The pressure which is applied from the supply valve to the actual brake control valve can be the pressure of the pressure supply system itself; preferably, however, and as described for example in the referenced applications Ser. No. 620,458 and Ser. No. 620,466, both filed June 14, 1984, now U.S. Pat. Nos. 4,568,130 and 4,575,160, the pressure may be a supply pressure derived from the main or master cylinder, and which is to be supplied to the piston or pistons of the master cylinder. The supply valve then can separate the master cylinder from the anti-skid control valves during operation of the anti-skid system (ABS) or, selectively, supply hydraulic pressure, additionally, to the valves controlling the actual brake cylinders, or to the brake cylinders themselves.
FIG. 1 is a schematic diagram of the system of the present invention, in which all parts not necessary for an understanding thereof, including drain lines and the like, have been omitted;
FIG. 2 is a detailed diagram of the control valve and switching unit in connection therewith;
FIG. 3 is a schematic diagram of another type of pressure measuring apparatus; and
FIG. 4 is a circuit diagram in schematic, block diagram form of a monitoring arrangement utilizing the brake pressure sensing element of FIG. 3, for example.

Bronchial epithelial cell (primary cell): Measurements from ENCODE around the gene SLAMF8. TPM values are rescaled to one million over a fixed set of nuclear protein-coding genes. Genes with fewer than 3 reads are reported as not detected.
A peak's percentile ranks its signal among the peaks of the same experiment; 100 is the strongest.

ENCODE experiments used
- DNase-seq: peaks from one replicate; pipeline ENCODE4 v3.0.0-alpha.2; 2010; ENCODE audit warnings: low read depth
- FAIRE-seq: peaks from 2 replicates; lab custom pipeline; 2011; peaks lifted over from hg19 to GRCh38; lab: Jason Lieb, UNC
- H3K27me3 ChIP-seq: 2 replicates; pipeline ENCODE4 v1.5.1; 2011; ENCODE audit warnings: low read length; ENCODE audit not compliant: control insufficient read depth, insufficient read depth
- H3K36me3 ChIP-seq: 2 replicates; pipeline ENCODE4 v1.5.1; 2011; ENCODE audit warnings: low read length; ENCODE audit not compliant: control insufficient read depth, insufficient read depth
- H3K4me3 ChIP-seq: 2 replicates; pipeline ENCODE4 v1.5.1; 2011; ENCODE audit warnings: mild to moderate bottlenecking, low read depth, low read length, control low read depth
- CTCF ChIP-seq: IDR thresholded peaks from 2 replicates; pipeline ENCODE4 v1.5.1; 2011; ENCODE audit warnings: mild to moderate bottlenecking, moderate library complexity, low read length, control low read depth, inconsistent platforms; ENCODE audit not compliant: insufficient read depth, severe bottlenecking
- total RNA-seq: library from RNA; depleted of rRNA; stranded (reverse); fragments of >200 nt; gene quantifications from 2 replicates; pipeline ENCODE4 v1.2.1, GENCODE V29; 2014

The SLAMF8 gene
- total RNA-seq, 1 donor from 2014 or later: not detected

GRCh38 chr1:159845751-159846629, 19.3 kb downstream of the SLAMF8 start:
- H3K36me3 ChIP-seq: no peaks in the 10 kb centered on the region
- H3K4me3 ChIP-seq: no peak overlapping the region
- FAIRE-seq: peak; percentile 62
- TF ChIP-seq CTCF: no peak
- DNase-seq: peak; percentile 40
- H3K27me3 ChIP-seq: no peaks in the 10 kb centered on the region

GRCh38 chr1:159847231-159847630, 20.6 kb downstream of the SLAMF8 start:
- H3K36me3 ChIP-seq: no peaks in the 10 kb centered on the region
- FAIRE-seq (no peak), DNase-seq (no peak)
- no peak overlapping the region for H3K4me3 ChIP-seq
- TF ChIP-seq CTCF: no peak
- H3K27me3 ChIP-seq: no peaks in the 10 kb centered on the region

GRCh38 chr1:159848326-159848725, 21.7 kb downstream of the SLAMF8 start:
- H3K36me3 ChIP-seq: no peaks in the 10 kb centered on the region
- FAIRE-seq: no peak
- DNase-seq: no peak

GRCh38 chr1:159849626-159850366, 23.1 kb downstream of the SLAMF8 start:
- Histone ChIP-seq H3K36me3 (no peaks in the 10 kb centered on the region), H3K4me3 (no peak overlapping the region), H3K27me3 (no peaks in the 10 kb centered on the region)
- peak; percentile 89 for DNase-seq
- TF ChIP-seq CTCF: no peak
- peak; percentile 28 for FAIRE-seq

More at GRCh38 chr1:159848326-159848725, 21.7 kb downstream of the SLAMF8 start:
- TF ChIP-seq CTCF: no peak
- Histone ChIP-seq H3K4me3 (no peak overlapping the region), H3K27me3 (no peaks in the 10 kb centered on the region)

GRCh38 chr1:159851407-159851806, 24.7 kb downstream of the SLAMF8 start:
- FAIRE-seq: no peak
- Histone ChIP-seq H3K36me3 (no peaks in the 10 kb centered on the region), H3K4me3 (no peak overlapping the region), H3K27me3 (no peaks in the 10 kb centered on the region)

A master cylinder 1 is connected to a pressure supply system 3 including a pump P coupled to a pump motor 3a and a pressure vessel or storage vessel 3b. A brake pressure amplifier 2 controlled by an operator controllable brake pedal 2a is coupled to the master cylinder 1. The brake pressure is applied via a control valve 4 to the brake cylinder of a wheel 5. Only one control loop for one wheel is shown to simplify the drawings; other valves 4 can be coupled to other wheels 5 similar to the one shown. Only one drain line S' from valve 4 is shown. All other drain and return lines have been omitted from the diagram of FIG. 1 for simplicity, and can be installed as well known in systems of this kind, for example as described in the referenced applications Ser. No. 620,458 and Ser. 620,466, both filed June 14, 1984, now U.S. Pat. Nos. 4,568,130 and 4,575,160.